TANENHAUS: I thought The Corrections by Jonathan Franzen would be a top contender. And it wasn't. That really surprised me, because it's a wonderful novel. It captures the moment. My own theory about that novel is although it was published just before September 11th, that it's actually the great September 11th novel. And he did something very ambitious in the American grain that we're talking about. It does have a sense of history. It does have a sense of geography of the largeness of the country and the complexities of generational familial problems. There's a kind of fraughtness and richness to it. And yet, although we had many younger jurors participating, they weren't choosing it.

ELLIOTT: You know, something A.O. Scott pointed out in his essay that was interesting was the age of these writers.

TANENHAUS: Isn't that amazing?

ELLIOTT: Yeah, they were all born in 1930s.

TANANHAUS: Yeah. That's right.

ELLIOTT: What does that, you know, say, that most of these writers are in their 70s now?

TANENHAUS: It's fascinating, isn't it? It seems to indicate that that particular generation had a very large sense of literary ambition, that they thought the novel could do anything. And they are the inheritors, I think, of the great modernist tradition. That's the tradition of Joyce and Faulkner and Hemmingway and Fitzgerald. They came along enough later that they could absorb those influences without feeling intimidated by them.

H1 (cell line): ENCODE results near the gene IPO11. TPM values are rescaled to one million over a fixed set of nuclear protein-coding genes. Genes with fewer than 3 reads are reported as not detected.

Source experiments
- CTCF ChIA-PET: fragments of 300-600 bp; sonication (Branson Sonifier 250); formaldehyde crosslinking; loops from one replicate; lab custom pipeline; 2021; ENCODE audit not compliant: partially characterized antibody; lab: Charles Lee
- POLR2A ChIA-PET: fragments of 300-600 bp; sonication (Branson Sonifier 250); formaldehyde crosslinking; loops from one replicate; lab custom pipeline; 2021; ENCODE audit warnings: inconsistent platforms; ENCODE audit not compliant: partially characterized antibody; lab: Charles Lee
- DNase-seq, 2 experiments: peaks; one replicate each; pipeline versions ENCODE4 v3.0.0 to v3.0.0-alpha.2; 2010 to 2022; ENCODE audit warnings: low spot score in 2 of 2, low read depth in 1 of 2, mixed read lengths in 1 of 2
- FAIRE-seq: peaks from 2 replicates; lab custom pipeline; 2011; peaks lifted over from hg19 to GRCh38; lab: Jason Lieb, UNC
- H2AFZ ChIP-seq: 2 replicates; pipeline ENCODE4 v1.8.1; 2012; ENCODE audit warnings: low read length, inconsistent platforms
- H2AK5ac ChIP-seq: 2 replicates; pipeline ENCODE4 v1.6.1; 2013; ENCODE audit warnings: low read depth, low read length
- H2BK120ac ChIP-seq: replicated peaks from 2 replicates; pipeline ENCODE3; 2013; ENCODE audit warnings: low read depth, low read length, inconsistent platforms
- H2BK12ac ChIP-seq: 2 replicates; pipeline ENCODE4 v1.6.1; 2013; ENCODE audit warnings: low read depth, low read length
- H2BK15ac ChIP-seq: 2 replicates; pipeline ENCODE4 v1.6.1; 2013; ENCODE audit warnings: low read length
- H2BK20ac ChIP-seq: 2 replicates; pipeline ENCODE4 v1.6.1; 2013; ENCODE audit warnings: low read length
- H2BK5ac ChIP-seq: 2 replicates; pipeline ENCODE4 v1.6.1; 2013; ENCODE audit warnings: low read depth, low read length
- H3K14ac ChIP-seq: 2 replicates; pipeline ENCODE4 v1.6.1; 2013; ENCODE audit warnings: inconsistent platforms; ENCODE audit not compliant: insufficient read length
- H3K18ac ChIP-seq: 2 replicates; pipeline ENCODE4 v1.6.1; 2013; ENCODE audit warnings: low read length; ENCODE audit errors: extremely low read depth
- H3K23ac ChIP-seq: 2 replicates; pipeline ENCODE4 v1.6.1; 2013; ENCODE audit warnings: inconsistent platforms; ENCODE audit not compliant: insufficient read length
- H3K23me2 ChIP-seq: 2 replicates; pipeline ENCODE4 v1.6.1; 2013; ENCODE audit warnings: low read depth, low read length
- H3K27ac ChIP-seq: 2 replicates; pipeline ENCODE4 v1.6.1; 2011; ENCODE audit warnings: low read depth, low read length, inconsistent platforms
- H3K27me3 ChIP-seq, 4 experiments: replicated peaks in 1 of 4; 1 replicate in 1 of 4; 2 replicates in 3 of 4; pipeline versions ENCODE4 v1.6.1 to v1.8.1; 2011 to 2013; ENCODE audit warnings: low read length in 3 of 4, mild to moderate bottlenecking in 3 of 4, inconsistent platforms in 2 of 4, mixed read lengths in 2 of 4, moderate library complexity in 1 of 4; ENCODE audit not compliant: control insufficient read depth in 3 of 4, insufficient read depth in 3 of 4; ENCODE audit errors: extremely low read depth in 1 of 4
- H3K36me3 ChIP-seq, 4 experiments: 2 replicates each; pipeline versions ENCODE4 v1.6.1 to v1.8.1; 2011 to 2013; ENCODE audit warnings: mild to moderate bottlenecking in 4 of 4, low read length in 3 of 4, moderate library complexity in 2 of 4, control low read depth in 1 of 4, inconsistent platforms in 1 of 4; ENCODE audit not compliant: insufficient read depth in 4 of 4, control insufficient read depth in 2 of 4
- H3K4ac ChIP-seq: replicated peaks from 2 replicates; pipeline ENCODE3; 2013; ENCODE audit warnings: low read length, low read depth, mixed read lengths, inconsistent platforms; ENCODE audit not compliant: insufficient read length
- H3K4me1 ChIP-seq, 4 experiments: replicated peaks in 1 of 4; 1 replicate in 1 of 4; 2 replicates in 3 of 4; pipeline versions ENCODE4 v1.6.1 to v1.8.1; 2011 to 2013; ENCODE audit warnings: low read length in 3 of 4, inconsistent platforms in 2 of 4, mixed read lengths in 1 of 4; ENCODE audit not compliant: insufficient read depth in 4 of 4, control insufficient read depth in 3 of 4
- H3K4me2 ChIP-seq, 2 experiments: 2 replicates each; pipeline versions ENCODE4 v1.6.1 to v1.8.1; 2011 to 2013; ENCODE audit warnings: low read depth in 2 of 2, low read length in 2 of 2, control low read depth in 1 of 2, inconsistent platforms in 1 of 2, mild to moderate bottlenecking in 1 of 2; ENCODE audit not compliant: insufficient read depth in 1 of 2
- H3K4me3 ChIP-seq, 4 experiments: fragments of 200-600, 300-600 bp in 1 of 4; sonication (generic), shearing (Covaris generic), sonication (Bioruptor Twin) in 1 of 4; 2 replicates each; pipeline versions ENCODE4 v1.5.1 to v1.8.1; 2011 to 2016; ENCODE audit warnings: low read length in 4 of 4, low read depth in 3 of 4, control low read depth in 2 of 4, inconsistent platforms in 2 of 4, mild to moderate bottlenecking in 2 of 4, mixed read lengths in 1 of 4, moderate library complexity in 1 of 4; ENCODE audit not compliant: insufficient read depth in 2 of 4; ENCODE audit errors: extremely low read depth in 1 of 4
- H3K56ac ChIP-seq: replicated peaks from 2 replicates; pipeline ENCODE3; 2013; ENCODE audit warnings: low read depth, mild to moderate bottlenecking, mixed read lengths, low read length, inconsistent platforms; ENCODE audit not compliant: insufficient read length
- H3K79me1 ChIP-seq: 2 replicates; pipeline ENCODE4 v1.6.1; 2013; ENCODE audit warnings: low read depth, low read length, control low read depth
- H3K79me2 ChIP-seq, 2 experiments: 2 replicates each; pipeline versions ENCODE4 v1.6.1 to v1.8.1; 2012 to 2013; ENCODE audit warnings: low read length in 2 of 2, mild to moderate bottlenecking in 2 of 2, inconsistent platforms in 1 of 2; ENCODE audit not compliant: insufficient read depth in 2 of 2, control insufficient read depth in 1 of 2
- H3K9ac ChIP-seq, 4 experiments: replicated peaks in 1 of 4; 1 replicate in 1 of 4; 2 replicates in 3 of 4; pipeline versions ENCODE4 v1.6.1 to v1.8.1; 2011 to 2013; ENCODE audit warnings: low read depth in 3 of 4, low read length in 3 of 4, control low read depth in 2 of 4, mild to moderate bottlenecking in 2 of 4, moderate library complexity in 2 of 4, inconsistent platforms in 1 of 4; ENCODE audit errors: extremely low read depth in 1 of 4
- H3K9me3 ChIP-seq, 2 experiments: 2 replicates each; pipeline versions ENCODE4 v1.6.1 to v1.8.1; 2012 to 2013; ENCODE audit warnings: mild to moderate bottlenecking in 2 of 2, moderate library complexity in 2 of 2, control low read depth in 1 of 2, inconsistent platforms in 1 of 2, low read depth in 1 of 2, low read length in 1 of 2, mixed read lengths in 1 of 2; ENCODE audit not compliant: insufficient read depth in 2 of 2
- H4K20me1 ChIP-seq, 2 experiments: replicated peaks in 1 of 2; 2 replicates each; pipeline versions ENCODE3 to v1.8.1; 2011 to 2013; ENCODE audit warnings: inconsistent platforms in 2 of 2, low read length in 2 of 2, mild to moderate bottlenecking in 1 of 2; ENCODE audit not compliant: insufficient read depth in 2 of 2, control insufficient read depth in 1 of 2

And let me throw one more factoid into this. You know the 1930s is the decade that did not produce an American president. There are presidents born in the 1920s. Jimmy Carter and George Bush I believe are both born in 1924. And we've had presidents from the 1940's, born in the '40s, Bill Clinton and George W. Bush. No president born in the 1930s. Now without - we grant that all this is just, you know, like a pot-smoking speculation.

That may have been a decade that internalized it's ambition, whose great figures were actually men and women pounding out novels on typewriters instead of being leaders. Why? They are the products of the silent generation. Remember, they were born in the '30s but they came of age in the '50's. And we all know what the '50s were like or were supposed to be like. Supposed to be a time of conformism and quietude. Those are obstacles that seem to feed the imagination, because if you're living in an era of placidity, maybe the way you rebel against it is by writing that very ambitious literary work.

ELLIOTT: Sam Tanenhaus is the editor of the Times Book Review. Thanks for coming in.

TANENHAUS: It was my pleasure.

ELLIOTT: For a link to the complete results of the best American novel survey, go to our website npr.org.